Despite our verdant name, Greenpoint contains less park space than the average New York City neighborhood, so we should all try to coexist and do our part to keep our parks beautiful.

Unfortunately, a series of incidents at Transmitter Park is shedding light on some less-than-neighborly actions perpetrated by park-goers.

We ran a PSA in February asking dog owners to keep their dogs off the grass after the NYC Parks Department reseeded it. While off-leash dogs are still rampant (despite Transmitter not having off-leash dog hours), Elissa Iberti, chair of Friends of WNYC Transmitter Park, says she’s seen an improvement in behavior from owners.

Credit: Megan Penmann

The latest cause célèbre is now trees. A few days ago, the Friends shared an image of a fallen tree on Instagram, with the caption: “We sorry [sic] to report that the chronic destruction of this young Magnolia Tree met with its end last night.” The tree’s destruction particularly stings, considering the park’s beloved willow tree was destroyed during Hurricane Ida in 2021. While volunteers eventually planted a replacement last year, the lack of a sprawling, fully-formed tree certainly changed the character of the park.

Aside from not pulling any branches off the trees, Iberti says that folks can also do their part to dispose of their trash properly. It should go without saying that it means not piling your stuff on top of the receptacle if it’s full (seriously, this goes for the ones on Wythe Avenue and several Franklin Street, too!)


“It is a small park for everyone, in a neighborhood that’s exploding, with not a lot of green space. And so we all have to, as New Yorkers, get along,” Iberti says.

Iberti also invites park-goers to “notice” their surroundings more. The park functions as an official Pollinator Pathway, built specifically to facilitate pollinating insects and wildlife.

“We do know we’re getting different species and butterflies than we have before, but again, unless you bring it to someone’s attention…” Iberti says. The Friends group is happy to act as a resource and welcomes community involvement — the gardens are entirely volunteer-run.

Let’s all remember that classic Girl Scout maxim about leaving a place better than you found it. You can learn more about getting involved with the Friends of WNYC Transmitter Park (including their new campaign to install a bathroom) here.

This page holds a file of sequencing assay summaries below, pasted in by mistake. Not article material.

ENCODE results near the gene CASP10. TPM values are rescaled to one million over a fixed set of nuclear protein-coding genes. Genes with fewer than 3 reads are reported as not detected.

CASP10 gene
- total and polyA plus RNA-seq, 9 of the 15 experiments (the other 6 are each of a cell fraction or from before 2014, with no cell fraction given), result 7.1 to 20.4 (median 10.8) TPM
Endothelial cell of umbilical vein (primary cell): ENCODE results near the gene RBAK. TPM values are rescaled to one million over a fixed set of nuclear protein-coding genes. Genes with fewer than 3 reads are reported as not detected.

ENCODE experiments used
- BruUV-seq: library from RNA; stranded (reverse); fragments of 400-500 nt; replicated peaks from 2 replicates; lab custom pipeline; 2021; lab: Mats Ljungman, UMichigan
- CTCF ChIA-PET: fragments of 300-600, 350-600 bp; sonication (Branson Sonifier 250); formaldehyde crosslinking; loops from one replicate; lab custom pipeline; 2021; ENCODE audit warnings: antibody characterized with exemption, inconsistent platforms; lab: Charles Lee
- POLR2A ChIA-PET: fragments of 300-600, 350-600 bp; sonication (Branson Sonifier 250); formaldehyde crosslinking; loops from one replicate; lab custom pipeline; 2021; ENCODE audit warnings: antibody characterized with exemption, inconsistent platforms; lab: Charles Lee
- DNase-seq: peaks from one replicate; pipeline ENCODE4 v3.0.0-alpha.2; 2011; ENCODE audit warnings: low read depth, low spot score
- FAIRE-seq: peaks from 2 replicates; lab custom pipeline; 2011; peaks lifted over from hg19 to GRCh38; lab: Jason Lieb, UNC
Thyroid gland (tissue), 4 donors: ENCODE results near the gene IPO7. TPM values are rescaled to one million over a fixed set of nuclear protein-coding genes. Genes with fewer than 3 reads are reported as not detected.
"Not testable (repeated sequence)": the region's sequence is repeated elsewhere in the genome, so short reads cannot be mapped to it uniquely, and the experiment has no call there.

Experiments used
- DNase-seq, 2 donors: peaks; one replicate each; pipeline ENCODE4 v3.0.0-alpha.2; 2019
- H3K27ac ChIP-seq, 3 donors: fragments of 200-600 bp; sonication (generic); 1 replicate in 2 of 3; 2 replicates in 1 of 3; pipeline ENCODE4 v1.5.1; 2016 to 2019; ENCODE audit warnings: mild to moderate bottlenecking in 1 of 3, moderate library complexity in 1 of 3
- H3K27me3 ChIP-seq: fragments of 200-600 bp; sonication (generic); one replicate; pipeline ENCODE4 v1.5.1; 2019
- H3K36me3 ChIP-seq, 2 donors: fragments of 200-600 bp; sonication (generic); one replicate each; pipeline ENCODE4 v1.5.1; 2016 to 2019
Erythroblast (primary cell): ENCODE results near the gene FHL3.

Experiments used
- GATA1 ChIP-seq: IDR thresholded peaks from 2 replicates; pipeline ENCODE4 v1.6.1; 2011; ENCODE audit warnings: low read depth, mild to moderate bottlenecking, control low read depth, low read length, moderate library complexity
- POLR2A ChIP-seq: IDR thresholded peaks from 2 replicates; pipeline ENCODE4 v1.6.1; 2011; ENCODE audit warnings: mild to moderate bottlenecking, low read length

Join the Conversation


  1. Keep dogs off the grass and leashed. It never amazes me how dog owners also (99%) don’t keep them on a short leash when approaching other dogs, adults kids, delaying breaking up dog fights or knocking over humans.

    Enforce laws re no pot smoking in the park. The place stinks especially on the weekends.

    1. Amen Paul – most dog owners are obnoxious and selfish, they don’t let people pass them on the sidewalk and don’t stop their dogs from jumping on you with their dirty paws/slobbery mouth. The pot smoking in public parks is out of control and ruins what little fresh air we get from those spaces

  2. I would love to see a pristine park but with zero enforcement against littering, dog walkers who let their animals pee and defecate all over the place, and rampant drug use, what do you expect? Also, who are you targeting with this message? There are a lot of vile humans who visit the waterfront at Domino and Transmitter Park that don’t live in the neighborhood or NYC.

  3. I hope the people who need to hear this message actually read this article. I’m really sorry to see what happened to Transmitter tree. It’s really heartbreaking to see people either unaware or not care about the consequences to others of their actions. I live by McGolrick park, and we have many of the same issues – dogs off leash despite having two nice dog parks, littering, afternoon parties that aren’t cleaned up, destruction of plants etc. Parks should be enforcing the rules and educating people, which would take many more parks agents than the city currently employs. I feel helpless at times knowing how to help other than calling 311 and messaging local representatives.

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